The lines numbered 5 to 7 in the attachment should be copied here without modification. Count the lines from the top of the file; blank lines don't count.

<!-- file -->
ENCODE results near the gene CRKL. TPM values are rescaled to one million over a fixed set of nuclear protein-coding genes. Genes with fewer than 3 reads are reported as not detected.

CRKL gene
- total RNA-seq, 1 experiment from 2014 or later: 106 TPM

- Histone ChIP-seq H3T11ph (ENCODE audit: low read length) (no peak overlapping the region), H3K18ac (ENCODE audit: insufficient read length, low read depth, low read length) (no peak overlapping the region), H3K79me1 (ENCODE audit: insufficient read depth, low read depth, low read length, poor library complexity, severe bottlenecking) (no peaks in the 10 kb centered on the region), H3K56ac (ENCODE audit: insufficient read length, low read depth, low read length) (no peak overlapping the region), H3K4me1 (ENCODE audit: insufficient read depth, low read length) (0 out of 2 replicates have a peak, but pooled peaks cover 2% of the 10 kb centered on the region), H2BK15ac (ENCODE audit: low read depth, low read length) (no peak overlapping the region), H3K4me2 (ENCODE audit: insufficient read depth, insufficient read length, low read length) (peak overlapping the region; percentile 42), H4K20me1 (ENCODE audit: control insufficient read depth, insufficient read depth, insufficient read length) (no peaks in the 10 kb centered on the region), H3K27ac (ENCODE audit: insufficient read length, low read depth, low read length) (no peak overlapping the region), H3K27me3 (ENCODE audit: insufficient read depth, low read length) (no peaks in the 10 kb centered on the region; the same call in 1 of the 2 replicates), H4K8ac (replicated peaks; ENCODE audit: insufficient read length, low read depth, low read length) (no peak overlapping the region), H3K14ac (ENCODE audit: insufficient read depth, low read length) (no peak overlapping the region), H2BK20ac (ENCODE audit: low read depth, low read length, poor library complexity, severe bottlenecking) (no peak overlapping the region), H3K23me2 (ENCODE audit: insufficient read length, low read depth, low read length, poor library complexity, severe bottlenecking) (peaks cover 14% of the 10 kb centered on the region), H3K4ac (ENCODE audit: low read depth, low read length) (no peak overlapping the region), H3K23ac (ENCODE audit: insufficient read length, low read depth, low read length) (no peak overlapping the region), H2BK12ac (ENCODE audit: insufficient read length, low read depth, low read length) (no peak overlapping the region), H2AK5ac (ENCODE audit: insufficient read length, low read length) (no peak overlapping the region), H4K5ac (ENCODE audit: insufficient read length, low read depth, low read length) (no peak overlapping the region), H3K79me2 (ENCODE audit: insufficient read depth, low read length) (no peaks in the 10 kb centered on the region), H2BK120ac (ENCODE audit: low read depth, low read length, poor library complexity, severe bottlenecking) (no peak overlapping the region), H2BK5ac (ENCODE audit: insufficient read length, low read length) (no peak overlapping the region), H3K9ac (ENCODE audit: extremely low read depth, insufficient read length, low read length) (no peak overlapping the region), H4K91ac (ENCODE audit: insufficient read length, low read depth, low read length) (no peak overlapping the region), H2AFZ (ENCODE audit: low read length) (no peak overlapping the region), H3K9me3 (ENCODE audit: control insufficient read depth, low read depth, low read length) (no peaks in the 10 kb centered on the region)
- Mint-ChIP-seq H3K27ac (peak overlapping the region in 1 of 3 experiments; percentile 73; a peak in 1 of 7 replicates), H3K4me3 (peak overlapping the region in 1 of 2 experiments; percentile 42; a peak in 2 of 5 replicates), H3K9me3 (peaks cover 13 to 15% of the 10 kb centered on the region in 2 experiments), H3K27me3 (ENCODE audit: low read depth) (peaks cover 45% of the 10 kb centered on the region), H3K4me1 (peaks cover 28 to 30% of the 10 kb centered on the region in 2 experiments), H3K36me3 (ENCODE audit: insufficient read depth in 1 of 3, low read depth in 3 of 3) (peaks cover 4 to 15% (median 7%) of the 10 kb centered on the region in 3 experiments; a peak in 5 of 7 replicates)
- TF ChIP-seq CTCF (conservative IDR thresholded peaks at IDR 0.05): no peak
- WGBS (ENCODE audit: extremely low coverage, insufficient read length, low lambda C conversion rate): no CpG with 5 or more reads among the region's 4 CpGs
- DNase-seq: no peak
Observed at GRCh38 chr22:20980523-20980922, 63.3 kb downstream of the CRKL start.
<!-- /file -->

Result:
- Mint-ChIP-seq H3K27ac (peak overlapping the region in 1 of 3 experiments; percentile 73; a peak in 1 of 7 replicates), H3K4me3 (peak overlapping the region in 1 of 2 experiments; percentile 42; a peak in 2 of 5 replicates), H3K9me3 (peaks cover 13 to 15% of the 10 kb centered on the region in 2 experiments), H3K27me3 (ENCODE audit: low read depth) (peaks cover 45% of the 10 kb centered on the region), H3K4me1 (peaks cover 28 to 30% of the 10 kb centered on the region in 2 experiments), H3K36me3 (ENCODE audit: insufficient read depth in 1 of 3, low read depth in 3 of 3) (peaks cover 4 to 15% (median 7%) of the 10 kb centered on the region in 3 experiments; a peak in 5 of 7 replicates)
- TF ChIP-seq CTCF (conservative IDR thresholded peaks at IDR 0.05): no peak
- WGBS (ENCODE audit: extremely low coverage, insufficient read length, low lambda C conversion rate): no CpG with 5 or more reads among the region's 4 CpGs